Cart (Loading....) | Create Account
Close category search window
 

Microfabricated capped channels for biomolecular motor-based transport

Sign In

Cookies must be enabled to login.After enabling cookies , please use refresh or reload or ctrl+f5 on the browser for the login options.

Formats Non-Member Member
$31 $13
Learn how you can qualify for the best price for this item!
Become an IEEE Member or Subscribe to
IEEE Xplore for exclusive pricing!
close button

puzzle piece

IEEE membership options for an individual and IEEE Xplore subscriptions for an organization offer the most affordable access to essential journal articles, conference papers, standards, eBooks, and eLearning courses.

Learn more about:

IEEE membership

IEEE Xplore subscriptions

4 Author(s)
Ying-Ming Huang ; Dept. of Bioeng., Pennsylavania State Univ., University Park, PA, USA ; Uppalapati, M. ; Hancock, W.O. ; Jackson, T.N.

Kinesins are molecular motors that transport intracellular cargo along microtubules and provide a model system for force generation that can be exploited for biomotor powered nano- and micro-machines. To use this biological system for microscale transport, the most common approach is to reverse the biological geometry and move microtubules along surfaces functionalized with kinesin motors. The microtubules then become potential transport vehicles for sensors and lab-on-a-chip applications. A key requirement for extracting useful work from this system is confinement and control of microtubule movements over kinesin-coated surfaces. The open channel approaches used to date are limited because microtubules that lose contact with the kinesin motors rapidly diffuse away. As a step toward making stand-alone devices incorporating kinesin motors and microtubules, we have developed methods to fabricate capped channels that provide three-dimensional microtubule confinement. We first tested the activity of kinesin motors on a range of surfaces and found that motors were functional on a number of hydrophilic surfaces and nonfunctional on hydrophobic surfaces. In this work, SU-8 photoresist is used to fabricate open channels and a layer of bisbenzocyclobutene (BCB) or dry-film photoresist is used to encapsulate the channels. To allow sample introduction, we fabricate a hierarchical series of microfluidic channels. In this approach, macroscale (∼250-μm) channels in glass or silicon substrates are used to hold fine-gauge stainless steel tubing and allow connection to various fluid sources and intermediate scale (∼50-μm) channels fabricated in thick (∼50-μm) dry-film photoresist are used to connect the macroscale channels to microscale (1-15-μm) SU-8 photoresist channels. This paper is the first demonstration of kinesin-based microtubule transport in enclosed microfluidic channels and provides an important step toward packaging these biomolecular motors into functional devices.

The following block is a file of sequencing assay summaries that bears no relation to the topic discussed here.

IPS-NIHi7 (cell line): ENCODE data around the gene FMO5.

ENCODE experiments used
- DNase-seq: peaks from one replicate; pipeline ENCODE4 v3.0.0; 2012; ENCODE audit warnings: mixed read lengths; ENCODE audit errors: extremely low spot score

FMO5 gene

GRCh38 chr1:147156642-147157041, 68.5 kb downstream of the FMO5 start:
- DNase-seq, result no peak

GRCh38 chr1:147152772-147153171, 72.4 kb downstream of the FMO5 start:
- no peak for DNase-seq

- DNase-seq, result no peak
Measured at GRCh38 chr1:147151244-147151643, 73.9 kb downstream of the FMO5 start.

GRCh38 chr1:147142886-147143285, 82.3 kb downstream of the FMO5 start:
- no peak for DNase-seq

Published in:

Advanced Packaging, IEEE Transactions on  (Volume:28 ,  Issue: 4 )

Date of Publication:

Nov. 2005

Need Help?


IEEE Advancing Technology for Humanity About IEEE Xplore | Contact | Help | Terms of Use | Nondiscrimination Policy | Site Map | Privacy & Opting Out of Cookies

A not-for-profit organization, IEEE is the world's largest professional association for the advancement of technology.
© Copyright 2014 IEEE - All rights reserved. Use of this web site signifies your agreement to the terms and conditions.